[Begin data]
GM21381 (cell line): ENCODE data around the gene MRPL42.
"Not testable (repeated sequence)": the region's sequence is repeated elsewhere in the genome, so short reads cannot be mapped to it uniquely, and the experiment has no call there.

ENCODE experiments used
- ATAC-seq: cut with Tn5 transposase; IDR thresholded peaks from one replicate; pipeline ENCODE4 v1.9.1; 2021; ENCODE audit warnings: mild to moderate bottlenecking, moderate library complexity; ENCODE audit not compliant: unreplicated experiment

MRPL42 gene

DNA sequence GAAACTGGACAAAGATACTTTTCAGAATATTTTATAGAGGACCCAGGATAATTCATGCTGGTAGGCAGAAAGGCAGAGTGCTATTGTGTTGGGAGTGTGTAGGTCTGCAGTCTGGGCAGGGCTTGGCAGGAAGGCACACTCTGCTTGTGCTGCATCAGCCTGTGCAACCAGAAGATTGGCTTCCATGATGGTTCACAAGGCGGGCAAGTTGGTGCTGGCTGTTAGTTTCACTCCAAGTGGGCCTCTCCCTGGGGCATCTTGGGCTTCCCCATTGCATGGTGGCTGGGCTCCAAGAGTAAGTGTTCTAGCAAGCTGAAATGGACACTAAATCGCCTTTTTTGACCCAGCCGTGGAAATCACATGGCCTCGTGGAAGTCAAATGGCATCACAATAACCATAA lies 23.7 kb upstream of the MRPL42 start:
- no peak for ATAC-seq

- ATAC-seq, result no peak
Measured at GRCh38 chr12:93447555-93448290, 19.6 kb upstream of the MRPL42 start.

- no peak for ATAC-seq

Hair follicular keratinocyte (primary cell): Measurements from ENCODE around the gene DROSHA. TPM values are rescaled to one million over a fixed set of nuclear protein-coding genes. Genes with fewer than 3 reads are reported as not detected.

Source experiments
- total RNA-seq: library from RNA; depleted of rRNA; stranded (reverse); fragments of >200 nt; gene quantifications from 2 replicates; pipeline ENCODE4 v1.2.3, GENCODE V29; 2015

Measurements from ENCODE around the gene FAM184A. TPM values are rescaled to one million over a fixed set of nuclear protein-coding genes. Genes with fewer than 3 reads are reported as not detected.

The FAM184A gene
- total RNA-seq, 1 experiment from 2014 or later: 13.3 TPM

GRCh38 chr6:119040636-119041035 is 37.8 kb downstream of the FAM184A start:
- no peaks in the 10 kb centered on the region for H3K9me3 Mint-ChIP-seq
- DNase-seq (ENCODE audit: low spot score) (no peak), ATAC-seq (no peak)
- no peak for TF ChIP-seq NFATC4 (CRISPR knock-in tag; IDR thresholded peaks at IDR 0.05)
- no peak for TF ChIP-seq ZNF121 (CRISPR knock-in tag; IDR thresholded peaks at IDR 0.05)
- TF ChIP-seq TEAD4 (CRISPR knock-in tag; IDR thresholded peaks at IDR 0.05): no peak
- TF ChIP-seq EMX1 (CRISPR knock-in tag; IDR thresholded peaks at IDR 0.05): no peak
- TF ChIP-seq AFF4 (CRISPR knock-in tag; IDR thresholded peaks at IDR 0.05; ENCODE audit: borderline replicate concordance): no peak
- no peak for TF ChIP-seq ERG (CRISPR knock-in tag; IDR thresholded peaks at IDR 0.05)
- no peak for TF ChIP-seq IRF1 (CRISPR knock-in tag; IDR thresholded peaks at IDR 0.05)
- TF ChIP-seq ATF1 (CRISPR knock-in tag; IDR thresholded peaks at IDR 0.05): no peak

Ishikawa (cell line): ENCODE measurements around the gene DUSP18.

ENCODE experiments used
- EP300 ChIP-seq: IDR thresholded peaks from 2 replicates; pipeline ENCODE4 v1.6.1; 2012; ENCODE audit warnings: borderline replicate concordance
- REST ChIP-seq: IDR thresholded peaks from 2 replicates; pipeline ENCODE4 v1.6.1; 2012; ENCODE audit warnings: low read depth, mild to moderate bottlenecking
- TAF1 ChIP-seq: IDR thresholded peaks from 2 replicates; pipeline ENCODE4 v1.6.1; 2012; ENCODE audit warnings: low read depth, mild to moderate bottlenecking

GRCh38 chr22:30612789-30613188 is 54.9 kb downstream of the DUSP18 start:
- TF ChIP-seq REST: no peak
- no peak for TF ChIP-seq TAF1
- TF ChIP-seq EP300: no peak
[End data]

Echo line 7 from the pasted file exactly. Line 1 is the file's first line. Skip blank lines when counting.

- no peak for ATAC-seq